Sexual assault and violence against women is all over the news these days, from Dartmouth College to Nigeria. Perhaps it was Nicholas Kristof's excellent Op-Ed piece that linked Boko Haram and college campuses in my mind, or perhaps it was my daughter. She came home from a Gender, Power & Consent workshop at her high school, questioning the role of binge drinking in sexual assault cases at college. Eagerly, I hastened to point out that it was her responsibility to make safe choices. Citing the recent Dartmouth rape case, I noted that heavy drinking had played a significant role in the accounts of both accuser and attacker. In conclusion, I assured her that she would be much safer at college (and everywhere else), if she refrained from drinking excessively.
At which point she asked if I wasn't blaming the victim. Stunned, I asked her what she meant. It turned out that she had a lot to say. To begin with, she told me that she can't believe she is expected to GO to college in a country where 55 colleges and universities are facing federal investigation for their handling of sexual assault cases, and one in five girls will be assaulted before graduation. As she said, half the colleges she is interested in are on that list. Did we really want her to attend one of these schools?
She then asked why everyone's solution to this national crisis is to advise girls to avoid binge drinking in college. She questioned why no one is cautioning boys to avoid sexual assault and violence against women. When I suggested that this seemed sort of obvious (do we really need to tell boys to avoid committing a crime?), she answered, "Apparently." She furthermore pointed out that when the prevailing dialogue about how to eradicate sexual assault involves the actions of women, not men, we are effectively blaming the victim, not the perpetrator.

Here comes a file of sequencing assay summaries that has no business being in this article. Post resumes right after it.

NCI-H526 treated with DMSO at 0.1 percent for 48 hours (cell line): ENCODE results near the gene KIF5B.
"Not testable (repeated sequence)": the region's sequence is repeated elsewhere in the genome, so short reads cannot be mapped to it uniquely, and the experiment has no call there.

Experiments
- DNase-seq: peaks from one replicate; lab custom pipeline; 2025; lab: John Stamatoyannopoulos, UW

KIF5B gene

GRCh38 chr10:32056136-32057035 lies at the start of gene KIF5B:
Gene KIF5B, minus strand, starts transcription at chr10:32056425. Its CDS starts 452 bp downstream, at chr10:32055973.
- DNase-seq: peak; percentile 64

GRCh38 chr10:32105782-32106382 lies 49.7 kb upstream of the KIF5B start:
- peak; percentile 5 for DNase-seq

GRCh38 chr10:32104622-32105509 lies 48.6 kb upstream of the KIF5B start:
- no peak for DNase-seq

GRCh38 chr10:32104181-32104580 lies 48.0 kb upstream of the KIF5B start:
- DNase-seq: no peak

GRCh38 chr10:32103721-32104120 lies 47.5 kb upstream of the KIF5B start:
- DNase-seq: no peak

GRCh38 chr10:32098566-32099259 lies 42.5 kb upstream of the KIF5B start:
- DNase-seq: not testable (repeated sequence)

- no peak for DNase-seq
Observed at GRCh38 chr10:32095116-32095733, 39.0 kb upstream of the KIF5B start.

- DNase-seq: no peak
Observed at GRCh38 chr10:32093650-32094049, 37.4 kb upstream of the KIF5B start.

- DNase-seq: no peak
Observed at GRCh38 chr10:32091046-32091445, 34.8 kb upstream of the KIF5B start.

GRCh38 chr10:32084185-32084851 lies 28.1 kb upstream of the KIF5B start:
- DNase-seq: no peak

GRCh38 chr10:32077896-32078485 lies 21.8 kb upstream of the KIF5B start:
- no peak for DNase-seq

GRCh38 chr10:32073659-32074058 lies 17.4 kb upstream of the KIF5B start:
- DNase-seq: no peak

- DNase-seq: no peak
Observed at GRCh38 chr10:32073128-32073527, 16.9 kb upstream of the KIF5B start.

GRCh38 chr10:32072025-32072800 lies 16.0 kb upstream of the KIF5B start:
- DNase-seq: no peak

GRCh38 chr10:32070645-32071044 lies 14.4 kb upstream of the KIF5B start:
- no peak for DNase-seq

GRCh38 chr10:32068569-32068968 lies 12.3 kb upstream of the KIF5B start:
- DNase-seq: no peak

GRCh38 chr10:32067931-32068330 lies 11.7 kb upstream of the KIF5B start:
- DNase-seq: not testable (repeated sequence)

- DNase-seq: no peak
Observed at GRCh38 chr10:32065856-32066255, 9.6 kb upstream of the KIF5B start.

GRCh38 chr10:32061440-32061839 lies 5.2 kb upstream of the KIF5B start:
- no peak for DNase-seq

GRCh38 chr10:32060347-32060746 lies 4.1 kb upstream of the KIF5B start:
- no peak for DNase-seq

I am a therapist and a writer. I spend most of my days listening for the underlying meaning in the language that people (and cultures) use to describe their experience. So I am surprised (and humbled) by the fact that my daughter had to point this out to me. But as a result, I read Kristof's article with a different ear today. In this essay, Kristof makes a persuasive case that educating and "unleashing" girls and women has proven to be powerfully effective in combating extremism in Pakistan and Oman. Countries where girls are educated but not empowered, like Iran and Saudi Arabia, remain "mired in backwardness."
All of which made me wonder which culture we are more like when it comes to violence against women; Oman or Iran? Bangladesh or Saudi Arabia? To be sure, as Kristof points out, things are "incomparably better" for girls in the U.S.. We certainly educate girls; they account for over 60% of all college graduates. But do we empower and unleash them? If so, why are they still making 77 cents for every dollar earned by men? And when it comes to sexual assault on college campuses, why has the solution always been couched in terms of girls making "safe choices?"
There is some evidence that this is beginning to change. Philip Hanlon, Dartmouth's new college president has held the school accountable for "Extreme behavior, sex assaults, and parties with racist and sexist undertones." He has publicly acknowledged a 14% drop in Dartmouth applications, the steepest in decades, and declared "enough is enough."
But for every voice like Philip Hanlon's, there is another preaching ignorance and denial. Brian Kelly, the editor of U.S. News & World Report, just announced that U.S. News will not include campus sexual-assault data in it's annual college ranking this year, despite pleas from 12 members of Congress, citing the "unreliable" and "inconsistent" nature of the data. Moreover, even if better data were available, U.S. News would not include sexual assault information because:
Campus safety is not among the factors that U.S. News believes is directly tied to academic quality.
I promise I am not making this up. And I have to tell you, as the mother of a high school junior, parents, schools and college counselors take the U.S. News & World Report rankings very seriously. They are a hugely influential factor in how millions of people make college decisions every year.
Educated and disempowered, and at what cost? Anyone else hear echoes of Iran?